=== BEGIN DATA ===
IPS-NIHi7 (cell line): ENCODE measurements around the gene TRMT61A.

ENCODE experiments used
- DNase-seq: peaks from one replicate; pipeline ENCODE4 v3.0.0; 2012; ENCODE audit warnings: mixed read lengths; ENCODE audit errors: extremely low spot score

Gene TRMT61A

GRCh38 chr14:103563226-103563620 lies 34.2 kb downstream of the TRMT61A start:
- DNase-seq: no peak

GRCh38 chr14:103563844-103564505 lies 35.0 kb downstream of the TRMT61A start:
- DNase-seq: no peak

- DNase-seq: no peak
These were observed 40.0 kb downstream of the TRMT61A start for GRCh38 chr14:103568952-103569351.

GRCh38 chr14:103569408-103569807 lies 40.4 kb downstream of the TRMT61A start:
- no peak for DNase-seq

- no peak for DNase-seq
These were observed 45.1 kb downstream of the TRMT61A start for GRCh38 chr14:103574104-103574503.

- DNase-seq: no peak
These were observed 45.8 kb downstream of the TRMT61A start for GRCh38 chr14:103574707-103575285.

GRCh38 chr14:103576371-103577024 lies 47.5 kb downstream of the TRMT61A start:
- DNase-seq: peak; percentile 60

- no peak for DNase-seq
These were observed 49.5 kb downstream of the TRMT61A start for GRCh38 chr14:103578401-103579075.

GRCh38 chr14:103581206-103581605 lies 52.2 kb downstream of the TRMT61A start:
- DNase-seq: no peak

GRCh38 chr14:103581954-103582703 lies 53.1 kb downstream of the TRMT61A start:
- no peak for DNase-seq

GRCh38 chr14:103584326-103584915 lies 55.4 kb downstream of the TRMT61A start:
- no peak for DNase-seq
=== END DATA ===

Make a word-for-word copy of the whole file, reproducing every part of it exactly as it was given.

IPS-NIHi7 (cell line): ENCODE measurements around the gene TRMT61A.

ENCODE experiments used
- DNase-seq: peaks from one replicate; pipeline ENCODE4 v3.0.0; 2012; ENCODE audit warnings: mixed read lengths; ENCODE audit errors: extremely low spot score

Gene TRMT61A

GRCh38 chr14:103563226-103563620 lies 34.2 kb downstream of the TRMT61A start:
- DNase-seq: no peak

GRCh38 chr14:103563844-103564505 lies 35.0 kb downstream of the TRMT61A start:
- DNase-seq: no peak

- DNase-seq: no peak
These were observed 40.0 kb downstream of the TRMT61A start for GRCh38 chr14:103568952-103569351.

GRCh38 chr14:103569408-103569807 lies 40.4 kb downstream of the TRMT61A start:
- no peak for DNase-seq

- no peak for DNase-seq
These were observed 45.1 kb downstream of the TRMT61A start for GRCh38 chr14:103574104-103574503.

- DNase-seq: no peak
These were observed 45.8 kb downstream of the TRMT61A start for GRCh38 chr14:103574707-103575285.

GRCh38 chr14:103576371-103577024 lies 47.5 kb downstream of the TRMT61A start:
- DNase-seq: peak; percentile 60

- no peak for DNase-seq
These were observed 49.5 kb downstream of the TRMT61A start for GRCh38 chr14:103578401-103579075.

GRCh38 chr14:103581206-103581605 lies 52.2 kb downstream of the TRMT61A start:
- DNase-seq: no peak

GRCh38 chr14:103581954-103582703 lies 53.1 kb downstream of the TRMT61A start:
- no peak for DNase-seq

GRCh38 chr14:103584326-103584915 lies 55.4 kb downstream of the TRMT61A start:
- no peak for DNase-seq